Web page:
It’s in Genesis. If you think Nature, in her present form, explains herself, you’re mistaken. She doesn’t now and she didn’t before the Fall. All we have are repetitions of nature, where is the evidence that we should believe this to have always been the case? Repetition? That’s not a real reason, not a reason perceived reasonably, for the repetitions in nature are not connected philosophically like the laws of logic are, they only repeat. Why they repeat, or why they must be as they are, we have no evidence for, and since we have no evidence for why, or whether or not they are necessities, we cannot reasonably say that they couldn’t have been otherwise. The narrative is the real story, the real explanation, the physical repetitions are, and can only be, descriptions. But descriptions are not explanations. And what point does a literalist worldview bring me to? If you claim that nature is immutable, you are begging the question, for that is your philosophical point of view, which is not empirically evidential.

  39. 39

    tyke:

    Ah but that’s not what people argue about. The typical claim of theodicy is that evil is necessary for us to have free will.

    That is total BS dude. You don’t know what you’re talking about. If free will exists, then evil is an option. Without free will, evil cannot exist. Nobody says that free will necessarily leads to evil. God has free will, and God is not evil.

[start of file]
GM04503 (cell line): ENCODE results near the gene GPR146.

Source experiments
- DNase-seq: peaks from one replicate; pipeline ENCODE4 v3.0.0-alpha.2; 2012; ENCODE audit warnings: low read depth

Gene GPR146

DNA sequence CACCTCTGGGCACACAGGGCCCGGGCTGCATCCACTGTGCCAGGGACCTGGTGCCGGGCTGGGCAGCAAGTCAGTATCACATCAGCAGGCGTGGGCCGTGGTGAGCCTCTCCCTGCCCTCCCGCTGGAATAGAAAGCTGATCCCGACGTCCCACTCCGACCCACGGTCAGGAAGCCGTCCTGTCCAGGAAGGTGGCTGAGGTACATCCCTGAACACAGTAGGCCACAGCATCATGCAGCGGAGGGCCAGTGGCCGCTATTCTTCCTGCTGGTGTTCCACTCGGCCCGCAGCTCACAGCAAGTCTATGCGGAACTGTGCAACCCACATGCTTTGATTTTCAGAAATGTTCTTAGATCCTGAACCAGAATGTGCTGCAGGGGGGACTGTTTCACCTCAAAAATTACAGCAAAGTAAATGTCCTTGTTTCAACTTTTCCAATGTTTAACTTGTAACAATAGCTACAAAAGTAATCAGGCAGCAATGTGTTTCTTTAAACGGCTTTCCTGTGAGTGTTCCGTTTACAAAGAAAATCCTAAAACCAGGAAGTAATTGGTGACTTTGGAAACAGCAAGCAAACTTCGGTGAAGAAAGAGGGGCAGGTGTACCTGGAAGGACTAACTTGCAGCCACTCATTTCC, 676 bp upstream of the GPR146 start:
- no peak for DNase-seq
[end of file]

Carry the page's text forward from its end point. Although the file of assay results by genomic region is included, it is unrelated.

What Christianity says is that everyone sins. Everyone has done evil. It does not say that free will leads deterministically to evil. It wouldn’t really be free will if it did.

  40. 40

    I personally don’t think the Fall changed any physical laws. We still don’t understand the aging process. We still don’t understand instinctual animal behavior. Until we do, we have no cause to believe that anything physical changed. Obviously something changed, but there’s no evidence that the kind of changes which happened can be accounted for by a change in physical law.

    Now, if animal behavior relies on brain chemistry and brain chemistry relies on DNA, then God could have just changed the DNA. This does not require changing any physical laws like gravity or any nuclear force.

  41. 41

    we have no cause to believe that anything physical changed.

    I should have said “any physical laws” changed. Unless animals have immaterial minds, then something physical did change and God did it miraculously. My point is that this type of change does not require a change of any physical laws.

  42. I second all of that. The Bible only tells us what happened, now how. People die because they sin, but what actually changes? There’s no answer, because it’s not relevant. The Bible was written to for people across centuries and continents, scholars and farmers. Whether sin affected DNA or whether dinosaurs (which were unknown for most of the Bible’s history) ate meat would not have been the most useful thing to include. The general knowledge that we die because we sin is very meaningful.